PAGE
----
Some might state that this is simply how it goes. Minority groups will always need to resort to means beyond the electoral system to sway their governments. Certainly, First Nation people have used the gamut, largely through their regional and national advocacy organizations: international appeals to the Queen or the United Nations, outreach to the broader voting public, impassioned appearances before parliamentary committees, law suits, protests, blockades – and now, ominously, a hunger strike. The most potent levers in recent years have been successful assertions of Aboriginal and treaty rights following the Supreme Court’s articulation of a Crown duty to consult on major resource projects.
These alternatives have proven effective at times and some hold promise for the future. Yet they should not obscure the stubborn reality that the defining democratic means to hold an incumbent federal government to account is unavailable to First Nation voters. This reality, further, has a disproportionate impact on life in reserve communites. On reserves, the federal government does what provincial governments do elsewhere, but with a lot more discretionary power. Band councils may be responsible to administer federal services ranging from infrastructure to education, but the federal government retains the jurisdiction, program authorities and power over funding – including over how much, how and when it flows. And all this as only one of its many national priorities and portfolios.
When Parliament returns from Christmas break, the Standing Senate Committee on Aboriginal Peoples will study Bill C-27. Whatever its merits or defects, the First Nations Financial Transparency Act does not begin to address this larger structural issue that is a key inhibitor to accountability on First Nation reserves. Nor, for that matter, would a fully modernized Indian Act address it – or any other act leaving authority over key decisions with a federal minister. Regardless of which party holds power at the federal level, the lack of federal accountability to First Nation voters remains a key impediment to the accountable governance of their communities.
So what's the strategy to ensure that elected officials represent the best interest of First Nation communities? In a reformed scenario, a basic requirement would seem to be this: that officials with ultimate authority for key decisions affecting First Nation communities account to constituents who bear the impacts of their decisions, rather than solely to the majority who do not.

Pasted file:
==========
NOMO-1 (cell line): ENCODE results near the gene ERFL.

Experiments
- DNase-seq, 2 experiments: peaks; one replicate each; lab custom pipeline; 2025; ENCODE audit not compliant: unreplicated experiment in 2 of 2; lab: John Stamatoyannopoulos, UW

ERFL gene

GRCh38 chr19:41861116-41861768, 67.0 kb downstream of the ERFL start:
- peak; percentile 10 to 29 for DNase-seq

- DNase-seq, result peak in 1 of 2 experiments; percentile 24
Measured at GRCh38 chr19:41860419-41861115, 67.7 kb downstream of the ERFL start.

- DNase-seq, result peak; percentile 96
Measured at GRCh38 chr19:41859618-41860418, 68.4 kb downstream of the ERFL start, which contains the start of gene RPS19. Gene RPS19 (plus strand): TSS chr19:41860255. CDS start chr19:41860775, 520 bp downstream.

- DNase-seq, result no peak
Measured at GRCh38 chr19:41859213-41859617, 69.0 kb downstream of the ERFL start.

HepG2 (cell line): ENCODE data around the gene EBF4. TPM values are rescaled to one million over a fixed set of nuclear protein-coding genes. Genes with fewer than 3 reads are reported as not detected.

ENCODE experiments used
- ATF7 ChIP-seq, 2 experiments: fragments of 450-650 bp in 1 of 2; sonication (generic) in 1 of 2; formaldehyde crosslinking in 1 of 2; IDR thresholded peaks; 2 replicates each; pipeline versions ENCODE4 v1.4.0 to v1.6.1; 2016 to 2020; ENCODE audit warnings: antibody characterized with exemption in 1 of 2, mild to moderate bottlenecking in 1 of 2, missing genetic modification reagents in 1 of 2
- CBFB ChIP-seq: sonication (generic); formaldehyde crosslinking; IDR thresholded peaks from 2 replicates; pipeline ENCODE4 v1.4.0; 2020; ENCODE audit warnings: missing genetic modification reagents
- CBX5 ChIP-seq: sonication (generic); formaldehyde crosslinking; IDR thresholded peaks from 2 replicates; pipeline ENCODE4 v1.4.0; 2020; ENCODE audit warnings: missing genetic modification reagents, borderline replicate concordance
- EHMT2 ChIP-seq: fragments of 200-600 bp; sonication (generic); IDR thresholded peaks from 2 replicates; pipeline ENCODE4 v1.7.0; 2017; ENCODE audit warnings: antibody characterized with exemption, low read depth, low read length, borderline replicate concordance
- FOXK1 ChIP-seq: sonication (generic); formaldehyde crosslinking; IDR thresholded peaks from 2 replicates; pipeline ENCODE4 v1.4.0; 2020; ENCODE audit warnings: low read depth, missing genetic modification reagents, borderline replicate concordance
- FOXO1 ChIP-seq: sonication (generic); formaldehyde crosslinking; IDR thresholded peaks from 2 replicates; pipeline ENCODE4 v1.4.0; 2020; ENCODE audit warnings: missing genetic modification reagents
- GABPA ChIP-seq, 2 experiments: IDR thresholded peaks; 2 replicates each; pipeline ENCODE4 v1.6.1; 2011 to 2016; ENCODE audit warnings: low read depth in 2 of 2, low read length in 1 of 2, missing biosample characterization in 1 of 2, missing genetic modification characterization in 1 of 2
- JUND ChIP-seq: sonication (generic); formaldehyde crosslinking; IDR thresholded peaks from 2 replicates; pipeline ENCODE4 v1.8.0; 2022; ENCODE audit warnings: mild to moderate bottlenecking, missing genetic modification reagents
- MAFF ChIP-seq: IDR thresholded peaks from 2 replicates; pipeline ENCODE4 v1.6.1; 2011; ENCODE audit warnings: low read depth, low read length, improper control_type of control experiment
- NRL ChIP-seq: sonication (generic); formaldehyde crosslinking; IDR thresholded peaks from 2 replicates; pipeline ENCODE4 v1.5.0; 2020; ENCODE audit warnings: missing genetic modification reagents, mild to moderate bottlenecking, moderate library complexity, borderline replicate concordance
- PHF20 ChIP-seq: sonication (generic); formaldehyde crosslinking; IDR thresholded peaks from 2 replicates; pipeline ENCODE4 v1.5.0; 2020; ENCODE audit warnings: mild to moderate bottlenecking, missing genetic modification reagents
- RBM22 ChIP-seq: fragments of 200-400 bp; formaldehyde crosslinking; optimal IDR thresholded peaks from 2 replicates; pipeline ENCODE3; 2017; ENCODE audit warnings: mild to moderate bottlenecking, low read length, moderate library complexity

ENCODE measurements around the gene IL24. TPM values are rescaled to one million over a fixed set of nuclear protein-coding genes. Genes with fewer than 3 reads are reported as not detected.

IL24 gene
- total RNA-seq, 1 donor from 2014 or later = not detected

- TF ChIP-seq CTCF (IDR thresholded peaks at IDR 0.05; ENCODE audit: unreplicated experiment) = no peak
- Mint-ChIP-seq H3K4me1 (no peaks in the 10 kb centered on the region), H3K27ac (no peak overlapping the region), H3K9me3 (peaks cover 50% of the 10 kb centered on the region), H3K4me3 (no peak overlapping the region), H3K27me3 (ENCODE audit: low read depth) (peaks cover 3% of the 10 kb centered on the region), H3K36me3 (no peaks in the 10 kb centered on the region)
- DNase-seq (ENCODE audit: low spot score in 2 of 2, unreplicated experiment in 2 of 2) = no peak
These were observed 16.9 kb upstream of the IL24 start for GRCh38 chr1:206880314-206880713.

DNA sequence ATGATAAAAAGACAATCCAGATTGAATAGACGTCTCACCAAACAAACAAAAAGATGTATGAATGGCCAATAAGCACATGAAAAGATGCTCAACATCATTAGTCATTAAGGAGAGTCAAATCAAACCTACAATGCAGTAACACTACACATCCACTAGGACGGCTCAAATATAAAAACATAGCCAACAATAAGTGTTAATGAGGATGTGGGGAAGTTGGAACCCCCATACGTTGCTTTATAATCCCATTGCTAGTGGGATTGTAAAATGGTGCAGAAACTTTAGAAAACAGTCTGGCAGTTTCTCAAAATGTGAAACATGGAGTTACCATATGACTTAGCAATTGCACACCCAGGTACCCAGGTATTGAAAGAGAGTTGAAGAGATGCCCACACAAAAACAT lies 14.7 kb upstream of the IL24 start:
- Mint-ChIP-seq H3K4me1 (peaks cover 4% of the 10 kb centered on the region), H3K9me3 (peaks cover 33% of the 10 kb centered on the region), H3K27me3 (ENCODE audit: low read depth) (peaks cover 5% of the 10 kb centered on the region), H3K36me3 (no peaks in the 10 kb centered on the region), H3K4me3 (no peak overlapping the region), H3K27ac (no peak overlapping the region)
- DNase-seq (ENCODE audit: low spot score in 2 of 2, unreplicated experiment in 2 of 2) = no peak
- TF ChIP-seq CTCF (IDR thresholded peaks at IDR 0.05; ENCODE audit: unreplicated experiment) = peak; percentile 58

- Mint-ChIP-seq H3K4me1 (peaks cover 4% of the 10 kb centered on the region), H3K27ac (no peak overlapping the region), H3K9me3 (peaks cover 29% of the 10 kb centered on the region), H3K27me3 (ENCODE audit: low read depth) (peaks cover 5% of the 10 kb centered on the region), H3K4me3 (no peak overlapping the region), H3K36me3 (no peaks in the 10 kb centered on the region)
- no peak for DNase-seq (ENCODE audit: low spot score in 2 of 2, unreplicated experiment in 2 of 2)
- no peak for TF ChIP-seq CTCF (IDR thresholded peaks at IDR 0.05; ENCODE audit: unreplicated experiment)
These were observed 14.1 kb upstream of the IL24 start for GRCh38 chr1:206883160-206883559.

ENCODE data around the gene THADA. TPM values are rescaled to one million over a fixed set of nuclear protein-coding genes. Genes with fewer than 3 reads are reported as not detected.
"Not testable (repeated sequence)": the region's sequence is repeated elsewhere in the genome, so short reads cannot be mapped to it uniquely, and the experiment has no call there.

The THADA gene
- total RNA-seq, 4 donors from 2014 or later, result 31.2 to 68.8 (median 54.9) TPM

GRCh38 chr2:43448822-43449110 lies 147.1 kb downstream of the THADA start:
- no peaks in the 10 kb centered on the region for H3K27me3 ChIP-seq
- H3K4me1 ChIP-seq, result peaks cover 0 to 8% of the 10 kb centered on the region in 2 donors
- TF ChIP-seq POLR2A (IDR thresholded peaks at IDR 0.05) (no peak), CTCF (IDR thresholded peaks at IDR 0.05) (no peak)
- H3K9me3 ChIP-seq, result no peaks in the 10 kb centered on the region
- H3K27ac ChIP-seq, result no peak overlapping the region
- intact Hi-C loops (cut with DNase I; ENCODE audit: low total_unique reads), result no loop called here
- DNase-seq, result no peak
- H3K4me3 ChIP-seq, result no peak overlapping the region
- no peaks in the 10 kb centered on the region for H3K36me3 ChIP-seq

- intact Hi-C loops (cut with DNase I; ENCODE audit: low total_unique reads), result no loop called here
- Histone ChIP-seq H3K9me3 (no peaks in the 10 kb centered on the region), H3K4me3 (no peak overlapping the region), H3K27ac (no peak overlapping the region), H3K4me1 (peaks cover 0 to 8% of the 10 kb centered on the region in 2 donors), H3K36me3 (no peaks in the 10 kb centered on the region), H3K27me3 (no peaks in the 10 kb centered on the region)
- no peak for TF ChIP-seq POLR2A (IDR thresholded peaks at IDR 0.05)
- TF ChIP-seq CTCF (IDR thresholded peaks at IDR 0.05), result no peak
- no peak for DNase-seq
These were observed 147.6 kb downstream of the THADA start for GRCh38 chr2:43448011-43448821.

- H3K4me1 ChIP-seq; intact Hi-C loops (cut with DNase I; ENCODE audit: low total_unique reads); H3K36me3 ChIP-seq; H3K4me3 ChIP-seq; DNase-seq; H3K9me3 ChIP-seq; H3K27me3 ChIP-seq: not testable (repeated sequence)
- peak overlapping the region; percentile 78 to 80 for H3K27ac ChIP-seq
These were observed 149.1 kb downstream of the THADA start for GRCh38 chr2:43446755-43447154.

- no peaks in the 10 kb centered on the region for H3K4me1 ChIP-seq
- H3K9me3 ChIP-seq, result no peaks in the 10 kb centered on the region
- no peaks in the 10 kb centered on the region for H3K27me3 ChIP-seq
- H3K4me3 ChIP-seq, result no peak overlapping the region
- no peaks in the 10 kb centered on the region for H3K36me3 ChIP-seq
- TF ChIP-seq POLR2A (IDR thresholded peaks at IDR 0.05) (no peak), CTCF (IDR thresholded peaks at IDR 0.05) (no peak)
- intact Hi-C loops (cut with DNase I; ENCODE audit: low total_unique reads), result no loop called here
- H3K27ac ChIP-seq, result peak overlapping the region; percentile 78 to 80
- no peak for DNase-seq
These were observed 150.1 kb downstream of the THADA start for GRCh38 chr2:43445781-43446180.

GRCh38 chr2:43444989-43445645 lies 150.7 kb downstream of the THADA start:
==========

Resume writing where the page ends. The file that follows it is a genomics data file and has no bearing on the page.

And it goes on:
Seen through an accountability lens, developing First Nation governments that answer directly to their constituents at a regional – perhaps even national – level remains as pressing an institutional need as ever.
NOTE: Articles in the series represent the views of their individual authors and not necessarily the collective views of Stratéjuste, its partners or associates.
Posts in the Series
Indigenous women to the barricades: a book review
Indigenous rights are human rights: a reminder from Argentina
On surfing and strawberry tea: how your spring break could promote reconciliation
The right guy at the right time: Gord Downie's contribution to reconciliation
Encore une Commission...
Munich, 1933: The good bureaucrat, Josef Hartinger
Addressing the language of the Aboriginal/settler relationship
From big to better data through indigenous data governance
Toast to those who showed courage in public life
Excellence is everywhere: Blueprint 2020 and the future of the public service
Time to investigate options for resource revenue sharing
Speaking of accountability: examining the relationship of First Nation voters to their governments
About the Author
Jodi Bruhn (PhD, Notre Dame) is a published policy researcher, author and facilitator who specializes in governance and indigenous/Crown relations. She is director of Stratéjuste Canada.